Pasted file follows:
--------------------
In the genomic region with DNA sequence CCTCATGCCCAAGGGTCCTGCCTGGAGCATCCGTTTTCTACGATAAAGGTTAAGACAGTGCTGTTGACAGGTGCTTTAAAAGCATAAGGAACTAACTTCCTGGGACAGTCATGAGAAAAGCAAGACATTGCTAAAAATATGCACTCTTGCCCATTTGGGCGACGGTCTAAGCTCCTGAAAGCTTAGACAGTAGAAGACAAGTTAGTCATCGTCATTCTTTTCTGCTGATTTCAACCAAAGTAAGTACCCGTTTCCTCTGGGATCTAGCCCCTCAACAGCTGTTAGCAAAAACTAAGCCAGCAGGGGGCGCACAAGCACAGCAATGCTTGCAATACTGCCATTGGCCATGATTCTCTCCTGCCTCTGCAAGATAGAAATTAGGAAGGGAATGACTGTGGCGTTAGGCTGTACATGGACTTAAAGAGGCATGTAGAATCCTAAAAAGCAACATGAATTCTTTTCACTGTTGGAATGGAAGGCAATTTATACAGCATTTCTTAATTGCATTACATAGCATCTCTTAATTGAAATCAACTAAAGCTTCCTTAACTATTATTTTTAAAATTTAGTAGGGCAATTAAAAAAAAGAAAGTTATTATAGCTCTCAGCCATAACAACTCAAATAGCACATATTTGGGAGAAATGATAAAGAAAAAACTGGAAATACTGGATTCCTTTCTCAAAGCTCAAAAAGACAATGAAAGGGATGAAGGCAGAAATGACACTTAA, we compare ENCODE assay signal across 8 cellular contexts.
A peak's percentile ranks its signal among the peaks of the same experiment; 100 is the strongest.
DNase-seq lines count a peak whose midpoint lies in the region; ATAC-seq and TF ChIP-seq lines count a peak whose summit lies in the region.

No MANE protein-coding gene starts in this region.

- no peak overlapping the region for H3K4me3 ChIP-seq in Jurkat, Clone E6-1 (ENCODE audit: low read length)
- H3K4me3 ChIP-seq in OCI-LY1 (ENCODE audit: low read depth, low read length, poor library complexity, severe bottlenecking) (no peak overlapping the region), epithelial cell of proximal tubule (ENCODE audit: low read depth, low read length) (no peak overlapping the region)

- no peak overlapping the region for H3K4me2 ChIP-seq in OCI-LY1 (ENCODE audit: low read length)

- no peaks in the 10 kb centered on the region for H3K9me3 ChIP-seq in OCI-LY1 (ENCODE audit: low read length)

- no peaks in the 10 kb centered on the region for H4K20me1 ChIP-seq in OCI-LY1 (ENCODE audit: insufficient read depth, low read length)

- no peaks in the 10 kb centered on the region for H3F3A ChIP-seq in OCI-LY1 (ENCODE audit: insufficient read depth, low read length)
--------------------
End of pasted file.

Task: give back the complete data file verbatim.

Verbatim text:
In the genomic region with DNA sequence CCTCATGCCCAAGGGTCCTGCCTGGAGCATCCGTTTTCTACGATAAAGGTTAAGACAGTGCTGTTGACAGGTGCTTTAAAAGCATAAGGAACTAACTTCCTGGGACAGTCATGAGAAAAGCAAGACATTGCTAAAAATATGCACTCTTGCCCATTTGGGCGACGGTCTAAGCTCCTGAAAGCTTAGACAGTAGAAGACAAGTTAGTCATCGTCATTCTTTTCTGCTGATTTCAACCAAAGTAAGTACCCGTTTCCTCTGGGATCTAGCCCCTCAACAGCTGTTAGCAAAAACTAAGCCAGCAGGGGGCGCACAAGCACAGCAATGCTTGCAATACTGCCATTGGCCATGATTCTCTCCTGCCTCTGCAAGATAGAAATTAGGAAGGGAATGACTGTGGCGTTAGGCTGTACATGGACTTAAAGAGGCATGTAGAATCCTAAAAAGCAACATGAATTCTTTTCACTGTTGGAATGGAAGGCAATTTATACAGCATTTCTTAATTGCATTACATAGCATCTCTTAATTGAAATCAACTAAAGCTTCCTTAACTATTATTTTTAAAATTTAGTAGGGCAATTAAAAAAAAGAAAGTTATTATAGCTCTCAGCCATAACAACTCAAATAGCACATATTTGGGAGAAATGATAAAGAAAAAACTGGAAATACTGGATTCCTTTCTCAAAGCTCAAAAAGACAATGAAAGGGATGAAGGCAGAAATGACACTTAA, we compare ENCODE assay signal across 8 cellular contexts.
A peak's percentile ranks its signal among the peaks of the same experiment; 100 is the strongest.
DNase-seq lines count a peak whose midpoint lies in the region; ATAC-seq and TF ChIP-seq lines count a peak whose summit lies in the region.

No MANE protein-coding gene starts in this region.

- no peak overlapping the region for H3K4me3 ChIP-seq in Jurkat, Clone E6-1 (ENCODE audit: low read length)
- H3K4me3 ChIP-seq in OCI-LY1 (ENCODE audit: low read depth, low read length, poor library complexity, severe bottlenecking) (no peak overlapping the region), epithelial cell of proximal tubule (ENCODE audit: low read depth, low read length) (no peak overlapping the region)

- no peak overlapping the region for H3K4me2 ChIP-seq in OCI-LY1 (ENCODE audit: low read length)

- no peaks in the 10 kb centered on the region for H3K9me3 ChIP-seq in OCI-LY1 (ENCODE audit: low read length)

- no peaks in the 10 kb centered on the region for H4K20me1 ChIP-seq in OCI-LY1 (ENCODE audit: insufficient read depth, low read length)

- no peaks in the 10 kb centered on the region for H3F3A ChIP-seq in OCI-LY1 (ENCODE audit: insufficient read depth, low read length)